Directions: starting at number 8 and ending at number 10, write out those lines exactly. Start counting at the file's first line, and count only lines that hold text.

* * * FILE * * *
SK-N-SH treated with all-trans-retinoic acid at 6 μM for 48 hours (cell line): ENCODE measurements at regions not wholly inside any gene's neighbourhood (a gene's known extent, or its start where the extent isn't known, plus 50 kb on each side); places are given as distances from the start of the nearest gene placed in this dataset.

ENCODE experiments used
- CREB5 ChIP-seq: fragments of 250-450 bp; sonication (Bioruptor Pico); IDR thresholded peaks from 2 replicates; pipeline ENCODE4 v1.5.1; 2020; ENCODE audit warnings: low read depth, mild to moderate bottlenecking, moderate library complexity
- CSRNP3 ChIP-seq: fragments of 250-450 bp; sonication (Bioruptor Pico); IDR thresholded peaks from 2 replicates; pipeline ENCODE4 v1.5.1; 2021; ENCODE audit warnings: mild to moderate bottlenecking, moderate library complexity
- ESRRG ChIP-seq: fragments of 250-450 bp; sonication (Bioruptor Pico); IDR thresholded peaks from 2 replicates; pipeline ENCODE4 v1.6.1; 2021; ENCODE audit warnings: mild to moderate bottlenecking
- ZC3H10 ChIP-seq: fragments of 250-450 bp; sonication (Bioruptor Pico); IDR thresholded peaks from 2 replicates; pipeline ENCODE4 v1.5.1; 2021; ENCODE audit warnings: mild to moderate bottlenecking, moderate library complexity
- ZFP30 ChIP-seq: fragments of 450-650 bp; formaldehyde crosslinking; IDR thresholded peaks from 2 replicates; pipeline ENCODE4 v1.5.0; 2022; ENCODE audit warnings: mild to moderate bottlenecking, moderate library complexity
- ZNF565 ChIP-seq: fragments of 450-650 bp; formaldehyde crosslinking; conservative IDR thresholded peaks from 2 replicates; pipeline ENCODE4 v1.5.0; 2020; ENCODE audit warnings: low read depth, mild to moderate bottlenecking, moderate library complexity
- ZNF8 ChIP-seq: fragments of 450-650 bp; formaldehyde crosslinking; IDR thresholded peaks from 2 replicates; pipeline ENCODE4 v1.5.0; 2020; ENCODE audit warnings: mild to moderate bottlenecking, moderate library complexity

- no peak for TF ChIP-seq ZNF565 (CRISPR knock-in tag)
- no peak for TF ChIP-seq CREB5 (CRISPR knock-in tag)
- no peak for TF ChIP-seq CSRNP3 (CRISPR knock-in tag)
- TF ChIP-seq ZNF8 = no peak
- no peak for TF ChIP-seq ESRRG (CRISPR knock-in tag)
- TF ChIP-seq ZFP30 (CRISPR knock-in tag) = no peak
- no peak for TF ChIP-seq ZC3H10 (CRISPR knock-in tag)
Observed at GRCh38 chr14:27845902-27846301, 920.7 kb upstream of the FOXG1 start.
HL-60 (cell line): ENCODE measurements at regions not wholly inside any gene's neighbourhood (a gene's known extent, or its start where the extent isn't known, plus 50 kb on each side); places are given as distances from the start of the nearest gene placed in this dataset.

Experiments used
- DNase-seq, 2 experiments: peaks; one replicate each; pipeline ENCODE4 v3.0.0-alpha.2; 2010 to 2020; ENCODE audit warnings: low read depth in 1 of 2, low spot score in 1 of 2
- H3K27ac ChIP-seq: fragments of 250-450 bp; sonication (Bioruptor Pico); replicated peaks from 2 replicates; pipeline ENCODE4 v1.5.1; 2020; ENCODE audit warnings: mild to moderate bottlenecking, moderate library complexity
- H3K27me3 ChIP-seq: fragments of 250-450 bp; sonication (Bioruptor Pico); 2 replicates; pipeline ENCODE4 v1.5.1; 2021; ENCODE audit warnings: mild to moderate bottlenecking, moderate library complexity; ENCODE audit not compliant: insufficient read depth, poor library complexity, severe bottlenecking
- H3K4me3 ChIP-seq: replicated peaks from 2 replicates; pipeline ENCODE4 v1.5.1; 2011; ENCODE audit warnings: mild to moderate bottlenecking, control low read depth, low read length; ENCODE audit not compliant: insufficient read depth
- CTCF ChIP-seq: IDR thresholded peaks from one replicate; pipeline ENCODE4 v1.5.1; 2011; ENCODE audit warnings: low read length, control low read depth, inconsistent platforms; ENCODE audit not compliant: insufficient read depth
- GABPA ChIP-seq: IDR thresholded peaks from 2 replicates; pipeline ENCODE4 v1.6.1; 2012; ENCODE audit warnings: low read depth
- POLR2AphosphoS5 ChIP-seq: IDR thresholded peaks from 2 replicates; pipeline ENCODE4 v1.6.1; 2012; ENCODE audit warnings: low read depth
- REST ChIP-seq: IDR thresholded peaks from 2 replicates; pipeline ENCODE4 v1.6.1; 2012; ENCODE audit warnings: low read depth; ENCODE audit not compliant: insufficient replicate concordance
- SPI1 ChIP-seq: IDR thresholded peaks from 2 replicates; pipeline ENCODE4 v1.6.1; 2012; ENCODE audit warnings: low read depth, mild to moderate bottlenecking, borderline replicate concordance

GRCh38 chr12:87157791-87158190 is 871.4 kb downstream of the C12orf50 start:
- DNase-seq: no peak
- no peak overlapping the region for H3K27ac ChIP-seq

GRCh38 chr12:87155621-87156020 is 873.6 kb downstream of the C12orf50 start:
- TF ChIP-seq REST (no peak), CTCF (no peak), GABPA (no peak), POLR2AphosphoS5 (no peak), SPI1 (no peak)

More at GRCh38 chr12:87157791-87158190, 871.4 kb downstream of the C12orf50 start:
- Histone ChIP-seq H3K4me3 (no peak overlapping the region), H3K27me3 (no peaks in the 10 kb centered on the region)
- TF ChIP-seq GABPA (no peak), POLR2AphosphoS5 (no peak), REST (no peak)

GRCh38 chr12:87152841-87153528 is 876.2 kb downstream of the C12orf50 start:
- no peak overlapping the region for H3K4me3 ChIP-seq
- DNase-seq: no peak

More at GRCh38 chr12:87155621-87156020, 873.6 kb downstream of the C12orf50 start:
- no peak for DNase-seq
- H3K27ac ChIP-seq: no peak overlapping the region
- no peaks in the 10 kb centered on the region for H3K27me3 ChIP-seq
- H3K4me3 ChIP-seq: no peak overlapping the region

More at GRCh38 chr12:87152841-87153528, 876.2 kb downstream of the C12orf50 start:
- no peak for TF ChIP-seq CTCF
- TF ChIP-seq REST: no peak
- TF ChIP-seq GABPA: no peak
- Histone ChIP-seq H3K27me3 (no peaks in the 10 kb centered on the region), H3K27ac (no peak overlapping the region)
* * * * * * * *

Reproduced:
- ZNF565 ChIP-seq: fragments of 450-650 bp; formaldehyde crosslinking; conservative IDR thresholded peaks from 2 replicates; pipeline ENCODE4 v1.5.0; 2020; ENCODE audit warnings: low read depth, mild to moderate bottlenecking, moderate library complexity
- ZNF8 ChIP-seq: fragments of 450-650 bp; formaldehyde crosslinking; IDR thresholded peaks from 2 replicates; pipeline ENCODE4 v1.5.0; 2020; ENCODE audit warnings: mild to moderate bottlenecking, moderate library complexity

- no peak for TF ChIP-seq ZNF565 (CRISPR knock-in tag)